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[liberationtech] Random number generation being influenced - rumors

Andy Isaacson adi at hexapodia.org
Fri Sep 6 12:34:54 PDT 2013


On Fri, Sep 06, 2013 at 10:45:46AM -0700, Joe Szilagyi wrote:
> Does anyone put any stock into the rumors floating lately that the
> government may have influenced Intel and/or AMD into altering in
> subtle ways that CPUs handle random number generation? I keep seeing
> this possible FUD floating around in comments here and there on
> other articles.

I agree with some of your premises, but disagree with the conclusion you
seem to be drawing.

Yes, it's just a fear of uncertainty.  We do not have evidence, nor even
a claim based on knowledge, that HWRNG backdooring has occurred.

However, I claim that the fear is well founded and should be taken into
account by all threat models.

HWRNG is a nearly-uniquely difficult security problem to crack.  By
definition it is impossible to prove that a black-box HWRNG is safe.
This is different from the security properties of a blackbox AES or
MODMUL accelerator, which can be demonstrated to conform to a known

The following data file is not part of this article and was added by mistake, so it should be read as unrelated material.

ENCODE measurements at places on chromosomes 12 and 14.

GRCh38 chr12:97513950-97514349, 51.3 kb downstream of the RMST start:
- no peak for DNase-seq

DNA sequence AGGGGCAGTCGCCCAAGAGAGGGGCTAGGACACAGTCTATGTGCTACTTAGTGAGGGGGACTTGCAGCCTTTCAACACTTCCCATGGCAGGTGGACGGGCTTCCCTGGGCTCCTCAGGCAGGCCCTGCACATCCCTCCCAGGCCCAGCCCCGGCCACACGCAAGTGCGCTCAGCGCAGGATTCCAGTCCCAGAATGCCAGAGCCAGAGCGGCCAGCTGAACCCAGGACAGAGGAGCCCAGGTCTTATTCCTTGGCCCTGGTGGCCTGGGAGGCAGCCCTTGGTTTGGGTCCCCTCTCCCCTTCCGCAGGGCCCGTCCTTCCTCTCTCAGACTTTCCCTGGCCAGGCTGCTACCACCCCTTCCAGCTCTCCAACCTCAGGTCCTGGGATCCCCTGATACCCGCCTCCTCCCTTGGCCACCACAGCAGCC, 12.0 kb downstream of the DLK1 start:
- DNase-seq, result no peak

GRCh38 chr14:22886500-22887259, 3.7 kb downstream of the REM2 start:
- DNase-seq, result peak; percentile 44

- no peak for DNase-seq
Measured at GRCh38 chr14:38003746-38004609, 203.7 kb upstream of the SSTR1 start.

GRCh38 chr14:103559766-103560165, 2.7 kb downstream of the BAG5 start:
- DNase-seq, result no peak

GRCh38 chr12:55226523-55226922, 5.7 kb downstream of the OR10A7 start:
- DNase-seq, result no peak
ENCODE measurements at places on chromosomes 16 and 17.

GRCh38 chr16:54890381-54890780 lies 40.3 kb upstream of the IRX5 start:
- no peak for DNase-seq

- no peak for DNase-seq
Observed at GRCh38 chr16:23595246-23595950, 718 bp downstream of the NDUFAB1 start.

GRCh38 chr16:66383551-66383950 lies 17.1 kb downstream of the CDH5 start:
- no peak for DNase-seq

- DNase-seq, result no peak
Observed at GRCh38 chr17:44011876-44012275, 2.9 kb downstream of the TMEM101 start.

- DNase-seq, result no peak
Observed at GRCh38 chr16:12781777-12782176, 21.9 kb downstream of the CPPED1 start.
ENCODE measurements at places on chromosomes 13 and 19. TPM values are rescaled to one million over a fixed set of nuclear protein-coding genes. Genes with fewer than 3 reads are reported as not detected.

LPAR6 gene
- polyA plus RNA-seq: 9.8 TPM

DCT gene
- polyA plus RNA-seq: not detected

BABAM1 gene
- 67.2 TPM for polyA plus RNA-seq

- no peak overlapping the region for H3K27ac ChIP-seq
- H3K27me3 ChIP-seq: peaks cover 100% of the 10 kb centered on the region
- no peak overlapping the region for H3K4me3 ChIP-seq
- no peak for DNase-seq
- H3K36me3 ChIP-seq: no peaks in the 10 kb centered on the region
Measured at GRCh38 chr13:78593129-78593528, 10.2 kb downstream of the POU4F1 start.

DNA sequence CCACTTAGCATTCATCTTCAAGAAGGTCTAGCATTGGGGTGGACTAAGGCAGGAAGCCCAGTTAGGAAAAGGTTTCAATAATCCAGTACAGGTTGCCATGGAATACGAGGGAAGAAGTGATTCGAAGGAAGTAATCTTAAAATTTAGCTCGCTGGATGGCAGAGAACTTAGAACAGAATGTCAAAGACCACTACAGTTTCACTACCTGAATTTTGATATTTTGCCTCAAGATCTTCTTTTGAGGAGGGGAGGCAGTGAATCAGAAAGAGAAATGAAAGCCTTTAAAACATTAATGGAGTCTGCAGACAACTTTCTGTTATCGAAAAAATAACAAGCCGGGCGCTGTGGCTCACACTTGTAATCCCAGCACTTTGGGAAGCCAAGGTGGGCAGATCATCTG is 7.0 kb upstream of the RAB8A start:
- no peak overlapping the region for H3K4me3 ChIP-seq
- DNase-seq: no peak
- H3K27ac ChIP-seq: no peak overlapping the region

specification.  If your AES instructions don't do AES, then testing
against a software implementation will show it!  The AES logic unit
will have a hard time leaking the AES keybits since there's nowhere
nondeterministic to put them.  etc.

By contrast, a properly functioning HWRNG cannot be tested in a way that
distinguishes it from the output of a stream cipher seeded with a
backdoor key.  And there's no way to test the behavior of HWRNG on an
ongoing basis; even if you had a test to run, it might switch to "stream
cipher mode" under the covers.

This is not to say that RdRand is completely unusable.  Putting RdRand
entropy into a software pool implementation like /dev/urandom (or
preferably, a higher-assurance multipool design like Fortuna) is a cheap
way to prevent a putative backdoor from compromising your system state.

Now, there is a way that we can learn that a backdoor was included; if
someone does a tear-down of a HWRNG and finds circuitry that has no
purpose other than being a backdoor, that would be conclusive.  AFAIK
nobody has tried that experiment.

Weighing towards distrusting HWRNG we have the fact that NSA is reported
(yesterday) to have intentionally backdoored Dual_EC_DRBG, and to have
spent significant amounts of money to backdoor chip implementations,
with enough success that they brag about it in administrative summaries.

So, I put a lot of credence in distrusting HWRNG black box
implementations.  But unfortunately we need a lot more reliable entropy.
A fully open source, nothing up my sleeve hardware entropy source would
be a huge improvement.

-andy



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